Are next stop was to be Selsey Bill for a final hours seawatch. We joined the twenty or so birders present by the concrete wall, which was thankfully out of the wind and was immediately told that we had missed a Hobby flying in by 4 minutes! Nevertheless, we did have a trickle of birds moving through and flying in off the sea, which included our first Yellow Wagtail of the year. Hirundines were arriving in fairly good numbers, which included many Swallows, one Swift and a flock of four House Martins.

John (far right) and other birders at Selsey Bill.

On the sea, there was a single Great Crested Grebe and a Great Northern Diver, while both Sandwich and Common Terns flew up and down the beach. It was low tide and a vast amount of sand was revealed in front of us. The local Council has sent diggers down recently to shore up the pebbles on the beach to act as a sea defence. A flock of distant Whimbrel (around 10 birds) flew east close to the mile basket, while a few more single birds passed much closer. A pair of Common Scoter flew east, but were some distance out. I decided to stand while I was here as the concrete embankment was absolutely murder on my bum! I normally bring a deck chair if I am doing The Bill, but this was a last minute decision to come here. Below, some film of the Stilt this morning.

The male Black-winged Stilt on Siddlesham Ferry Pool.

By 9am, we decided to make a move and head home but not before another check of the Ferry Pool, seeing that someone put on Birdguides, along with Stilt, that a Spotshank and a Water Pipit was present. We found the Stilt again on the far end of the Ferry Pool, as well as the Spotshank, but there was no sign of the Pipit. A couple of Swallows flew low over the Ferry Pool and a Green Woodpecker flew over, heading north. Not a bad morning, with two more year ticks, however, on Birdguides, someone had found a Pied Flycatcher behind the Information Centre, which would have been nice if I heard about it earlier! Also, the Greater Yellowlegs has been found at Titchfield Haven again this morning.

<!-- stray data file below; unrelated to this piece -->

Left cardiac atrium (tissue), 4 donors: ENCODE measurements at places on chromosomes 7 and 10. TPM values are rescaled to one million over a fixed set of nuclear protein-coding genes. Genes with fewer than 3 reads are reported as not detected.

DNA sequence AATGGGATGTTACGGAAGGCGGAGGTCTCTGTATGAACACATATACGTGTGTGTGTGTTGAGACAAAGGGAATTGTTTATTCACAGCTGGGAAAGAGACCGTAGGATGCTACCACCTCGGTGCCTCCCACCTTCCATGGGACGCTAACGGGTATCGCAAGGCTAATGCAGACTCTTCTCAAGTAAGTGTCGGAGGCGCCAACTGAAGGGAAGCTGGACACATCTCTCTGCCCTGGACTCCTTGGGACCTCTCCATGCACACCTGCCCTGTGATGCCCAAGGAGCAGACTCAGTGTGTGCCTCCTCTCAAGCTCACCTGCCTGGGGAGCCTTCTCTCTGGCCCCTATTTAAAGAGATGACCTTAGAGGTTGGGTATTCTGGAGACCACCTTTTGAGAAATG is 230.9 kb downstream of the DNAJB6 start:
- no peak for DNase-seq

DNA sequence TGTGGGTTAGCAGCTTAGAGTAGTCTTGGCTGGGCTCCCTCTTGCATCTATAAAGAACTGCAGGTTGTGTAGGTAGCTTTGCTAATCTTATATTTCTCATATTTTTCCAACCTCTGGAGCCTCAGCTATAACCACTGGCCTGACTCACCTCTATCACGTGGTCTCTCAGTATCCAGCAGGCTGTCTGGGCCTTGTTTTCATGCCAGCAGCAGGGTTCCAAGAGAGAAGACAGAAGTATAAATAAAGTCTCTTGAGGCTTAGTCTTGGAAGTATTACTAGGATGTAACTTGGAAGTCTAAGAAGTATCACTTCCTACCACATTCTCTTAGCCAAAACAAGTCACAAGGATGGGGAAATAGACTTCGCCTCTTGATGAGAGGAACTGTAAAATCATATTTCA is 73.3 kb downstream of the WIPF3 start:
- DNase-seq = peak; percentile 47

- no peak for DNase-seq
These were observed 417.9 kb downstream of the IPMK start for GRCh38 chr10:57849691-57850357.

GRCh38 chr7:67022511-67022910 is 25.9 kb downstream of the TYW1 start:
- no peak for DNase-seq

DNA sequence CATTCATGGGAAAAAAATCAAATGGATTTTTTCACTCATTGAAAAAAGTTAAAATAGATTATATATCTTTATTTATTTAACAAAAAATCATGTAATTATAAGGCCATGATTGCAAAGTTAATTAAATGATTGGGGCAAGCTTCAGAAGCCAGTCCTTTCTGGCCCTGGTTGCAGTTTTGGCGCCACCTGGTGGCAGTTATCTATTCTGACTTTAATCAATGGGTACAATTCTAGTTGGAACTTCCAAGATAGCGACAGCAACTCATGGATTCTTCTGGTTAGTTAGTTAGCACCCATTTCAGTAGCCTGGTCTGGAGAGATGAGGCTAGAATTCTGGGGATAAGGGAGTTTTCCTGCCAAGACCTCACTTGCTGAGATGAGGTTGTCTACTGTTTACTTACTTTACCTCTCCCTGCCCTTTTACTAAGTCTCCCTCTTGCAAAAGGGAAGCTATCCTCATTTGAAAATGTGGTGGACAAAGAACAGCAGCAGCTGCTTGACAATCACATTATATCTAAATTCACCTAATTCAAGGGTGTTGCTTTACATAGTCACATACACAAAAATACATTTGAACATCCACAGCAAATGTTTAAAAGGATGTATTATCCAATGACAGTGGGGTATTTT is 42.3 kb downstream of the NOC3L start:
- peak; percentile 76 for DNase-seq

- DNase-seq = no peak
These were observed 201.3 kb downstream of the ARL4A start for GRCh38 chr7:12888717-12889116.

Nightingale. Jim Walker kindly emailed over some photos of one of the Nightingales at Pulborough Brooks RSPB Reserve.

House Martin & Swift in off the sea this morning.

Saturday 18th April 2015.

A couple of Starlings came down to search for food right by our feet!

One of the confiding Starlings.

With a cold north-easterly and a cloudless sky, John Goodall and I were glad to be in the comfort of the shelter on Southsea seafront. However, though we had a nice trickle of sightings this morning, it was sadly marred by some ‘druggy’ annoying all that passed by on the seafront, which also included John and I. Though he didn’t get violent, he was a pain in the backside and completely off his head. As I was leaving the car park, it looked as though someone called the police as they sped into the car park to, hopefully, remove the idiot.

Summer plumage Black-headed Gull posing in the sunshine.

Despite that hiccup, John and I grabbed some more month ticks, as we enjoyed our first House Martin and Swift flying in off the sea. A pair of Fulmars heading west were Johns first for the year. A couple of small flocks of Commic Terns, flying mid Solent, headed east, while a flock of 6 Common Terns flew much closer in, watched flying in a tight bunch heading east. At least 8 Whimbrel and 2 Oystercatchers were counted during our stay and John, who arrived a lot earlier than myself, saw the 10 Purple Sandpipers below the Castle along with a Rock Pipit.

I'm afraid this was the best photo of a distant Whimbrel passing through.

A Grey Heron was seen flying east mid Solent and a Peregrine was seen harassing the Gulls out by one of the sea Forts, then it landed on the Fort itself. A nice variety today, especially with a trickle of Swallows coming in off the sea. Unfortunately, most of the birds passing through were quite distant and so photo opportunities were quite limited. Though the sun was shining and we were both wrapped up in virtual winter plumage, it was still so cold! Anyway, this morning’s log is as follows:

  • Commic Tern: 20 east
  • Sandwich Tern: 10 east
  • Red-breasted Merganser: 2 east (females)
  • Whimbrel: 8 east
  • Fulmar: 2 west
  • Common Tern: 7 east
  • Swift: 1 north
  • House Martin: 1 north
  • Swallow: 9 north
  • Grey Heron: 1 east
  • Oystercatcher: 2 east
  • Peregrine: 1 over Solent

Bright-line Brown-eye & Eudonia angustea NFY.

Thursday 16th April 2015.

Bright-line Brown-eye.

Last night was reasonably mild and judging by the amount of Double-striped Pugs around the moth box, this morning was looking promising. In fact, I only had eight moths in total but it did included my first Bright-line Brown-eye of the year and also a new micro moth: Eudonia angustea. In total, the following were present this morning:

  • 4 Double-striped Pug
  • 1 Eudonia angustea
  • 1 Bright-line Brown-eye
  • 1 Common Plume
  • 1 Light-brown Apple Moth

Eudonia angustea.

A very bright Double-striped Pug.

Also present were four Lacewings, my first this year. Later this morning, I was up Portchester Crematorium with Sinead Townsend, laying some flowers on my mother-in-laws ashes, which are spread in the garden of remembrance. Overhead, I saw a Common Buzzard, a female Sparrowhawk and unexpectedly, a male Peregrine circling. Both Chiffchaff and Blackcap were singing in the garden. A pair of Brimstones and several Small Tortoiseshells were on the wing here and within the large fish pond, tadpoles were seen all around the edge of the Pond.

One of four beautiful Lacewings.